Following Bunny Trails

“I don’t have ADD, it’s just that…OhLookAKitty!”

Do The Eyes Hold a Secret?

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I wish I could tell you that we removed all dye’s from our son’s diet, and his ADHD was all gone, but unfortunately that’s not the case.  We are attempting to finish the school year out on a positive note.  The teacher hasn’t called me to pick up the boy in a while, though the bus driver has told me that she had to get stern with him for hanging his arms and, occasionally, head out the window.   I still can’t take him shopping.  We haven’t been to a store in over a month.  I wait until daddy comes home and then I head out, sans the boy.  I have tried to hint that we would be shopping  later on in the day, but he instantly throws a fit.  I know that if he’s that upset at the mere mention of  going to the store, the actual experience of shopping will be a miserable one for both of us.  But I digress… [bunny trail]

There are good days and difficult days, but overall, I believe there’s been a pretty big difference since we went dye free.  I’m so proud of my boy, he’s not even 6 yet and he informs people that he doesn’t eat or drink anything with food coloring in it when they offer him something.  I think ice cream has been the hardest for him though.  On our Memorial Weekend vacation, we went to a fancy ice cream shop, and of the 40-some-odd flavors they offered, most had obvious colors.  The line of people waiting to be served went right out the door, so we couldn’t actually see all of the flavors before ordering.  It was pretty sad that out of all those delicious flavors, we had to ask the boy, “do you want chocolate or vanilla?”  This upset him more than the removal of his precious m&m’s, fruit snacks, or popsicles.   I finally allowed him to talk me into a nice lemon sorbet, and as the girl scooped up the ice cream and plunked it onto the cone, I saw for the first time that it was day-glo yellow.  *Sigh, what can you do?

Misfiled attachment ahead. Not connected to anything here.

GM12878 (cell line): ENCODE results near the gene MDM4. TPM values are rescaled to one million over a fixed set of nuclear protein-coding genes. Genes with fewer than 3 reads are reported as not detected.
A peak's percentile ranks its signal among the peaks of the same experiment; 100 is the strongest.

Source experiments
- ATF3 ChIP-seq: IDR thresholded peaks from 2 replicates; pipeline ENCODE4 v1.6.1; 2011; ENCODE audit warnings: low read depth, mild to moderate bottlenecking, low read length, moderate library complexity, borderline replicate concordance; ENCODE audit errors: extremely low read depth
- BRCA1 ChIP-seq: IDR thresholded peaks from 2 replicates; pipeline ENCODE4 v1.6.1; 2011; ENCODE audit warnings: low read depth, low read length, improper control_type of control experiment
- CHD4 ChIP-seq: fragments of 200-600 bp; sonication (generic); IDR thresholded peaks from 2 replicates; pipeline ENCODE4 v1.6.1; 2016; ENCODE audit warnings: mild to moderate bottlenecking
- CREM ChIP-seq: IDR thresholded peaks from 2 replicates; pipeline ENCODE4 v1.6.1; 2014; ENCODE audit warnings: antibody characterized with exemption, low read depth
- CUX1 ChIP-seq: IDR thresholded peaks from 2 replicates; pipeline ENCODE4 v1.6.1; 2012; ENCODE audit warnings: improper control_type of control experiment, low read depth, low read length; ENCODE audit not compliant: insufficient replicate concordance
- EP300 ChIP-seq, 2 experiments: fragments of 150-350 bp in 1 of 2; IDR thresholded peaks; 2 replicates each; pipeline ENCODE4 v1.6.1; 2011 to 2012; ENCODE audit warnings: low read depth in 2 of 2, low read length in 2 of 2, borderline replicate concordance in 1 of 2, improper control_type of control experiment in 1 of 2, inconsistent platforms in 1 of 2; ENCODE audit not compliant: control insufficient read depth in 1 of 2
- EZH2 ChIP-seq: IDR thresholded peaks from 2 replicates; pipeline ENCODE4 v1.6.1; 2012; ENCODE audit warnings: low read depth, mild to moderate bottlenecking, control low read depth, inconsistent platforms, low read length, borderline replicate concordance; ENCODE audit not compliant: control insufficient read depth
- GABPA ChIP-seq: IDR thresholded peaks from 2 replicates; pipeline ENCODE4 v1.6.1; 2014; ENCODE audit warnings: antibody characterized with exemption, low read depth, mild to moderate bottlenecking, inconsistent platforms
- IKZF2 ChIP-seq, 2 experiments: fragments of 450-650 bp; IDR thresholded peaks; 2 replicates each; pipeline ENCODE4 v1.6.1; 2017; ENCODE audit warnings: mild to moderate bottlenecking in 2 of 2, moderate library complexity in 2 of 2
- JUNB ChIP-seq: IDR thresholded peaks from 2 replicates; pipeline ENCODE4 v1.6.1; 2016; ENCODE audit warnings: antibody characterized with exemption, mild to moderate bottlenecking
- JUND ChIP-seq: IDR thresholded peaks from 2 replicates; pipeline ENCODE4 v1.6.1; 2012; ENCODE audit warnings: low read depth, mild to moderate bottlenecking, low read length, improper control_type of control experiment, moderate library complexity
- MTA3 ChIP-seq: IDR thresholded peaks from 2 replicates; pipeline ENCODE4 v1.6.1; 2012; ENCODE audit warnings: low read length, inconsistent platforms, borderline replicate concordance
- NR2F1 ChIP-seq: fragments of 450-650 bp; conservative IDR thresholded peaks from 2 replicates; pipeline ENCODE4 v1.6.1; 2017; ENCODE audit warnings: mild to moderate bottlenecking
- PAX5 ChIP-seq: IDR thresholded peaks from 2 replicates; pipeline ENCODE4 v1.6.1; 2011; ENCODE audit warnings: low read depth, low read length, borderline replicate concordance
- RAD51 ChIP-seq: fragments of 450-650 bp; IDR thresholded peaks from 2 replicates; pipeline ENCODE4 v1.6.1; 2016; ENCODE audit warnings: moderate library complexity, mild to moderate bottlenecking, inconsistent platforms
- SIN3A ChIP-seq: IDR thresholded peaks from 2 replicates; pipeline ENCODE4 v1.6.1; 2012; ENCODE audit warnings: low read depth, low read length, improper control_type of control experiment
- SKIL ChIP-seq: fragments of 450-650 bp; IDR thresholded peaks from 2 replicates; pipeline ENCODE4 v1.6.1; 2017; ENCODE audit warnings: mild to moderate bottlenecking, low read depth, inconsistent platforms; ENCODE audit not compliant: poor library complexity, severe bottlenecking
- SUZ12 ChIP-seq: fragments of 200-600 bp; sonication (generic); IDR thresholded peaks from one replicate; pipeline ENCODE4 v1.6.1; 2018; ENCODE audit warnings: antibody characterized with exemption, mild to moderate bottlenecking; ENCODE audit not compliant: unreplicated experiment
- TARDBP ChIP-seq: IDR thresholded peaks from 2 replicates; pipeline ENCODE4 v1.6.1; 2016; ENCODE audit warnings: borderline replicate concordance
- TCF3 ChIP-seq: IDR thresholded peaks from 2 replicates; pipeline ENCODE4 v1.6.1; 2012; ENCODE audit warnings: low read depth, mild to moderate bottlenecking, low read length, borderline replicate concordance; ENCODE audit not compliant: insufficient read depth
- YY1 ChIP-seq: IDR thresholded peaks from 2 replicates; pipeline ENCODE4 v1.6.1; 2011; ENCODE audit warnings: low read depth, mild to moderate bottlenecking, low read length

The act of removing dye from our diet has naturally led to us greatly reducing our sugar intake, since sugar and dye seem to be synonymous with each other, especially in food marketed toward children.  (Don’t get me started!)   Except for our, all too often, summer ice cream outings, we usually opt for fruit to quell the dessert cravings.   There have been some dye sneak attacks though, gum is one of them.  You don’t usually think of gum as a food group, especially the sugar free kind, but so far I haven’t found one without dye.  Maybe Extra Polar Ice, it’s white, I haven’t checked yet… it doesn’t matter, the boy says that kind is too hot.  Poweraid Zero used to be a standby for long, active and  hot days, but I had to read every label until we found a Gatoraid Frost that was white.

There are some days where I could swear the boy has a stash of brightly colored candy hidden somewhere in his room.  I know nobody’s perfect, and we all have our moods, what I’m talking about are the days where the kid wakes you up by leaning  into your sleeping face and says, “Make Me Chocolate Milk!”  And it all goes down hill from there.  I have noticed something on particularly difficult days, days where the child’s expectations and viewpoints are completely off the wall.  You find yourself saying things like, “Are you kidding me?”  “Are you for real?”  “Did you really just say that to me?”   On those days I can see a change in his eyes.  As he stares at me defiantly from his time-out spot in his room, I notice that his eyes are glassy.  I spent some time on the search engines looking for a correlation between shiny eyes and ADHD or behavior or diet or anything that would help explain what I’m observing.  I found articles from seizure disorders to optical issues that can cause the person afflicted with it to have so much difficulty looking at a close up object, that their repeated “looking away” to refocus their eyes can lead to misdiagnosing a child with ADHD.  Who knew?  But after filtering through the junk information and scary information on the net, I found several moms describing their children’s eyes as  “glassy”,” glazy”, or “shiny” after eating a bunch of sugar or dye foods.   So is sugar the problem?  Am I missing some hidden dyes?  What about the days where he’s in time out for speaking rudely even before breakfast?  Is he chewing the fabric of his brightly colored pillow in his sleep?


Author: KenSea

Wife of 19 years, mom to a very active (almost) 6-year-old boy and very sweet 1.5-year-old girl. My blog takes a humorous look at the trials and triumphs of life with ADD and ADHD. Check it out at

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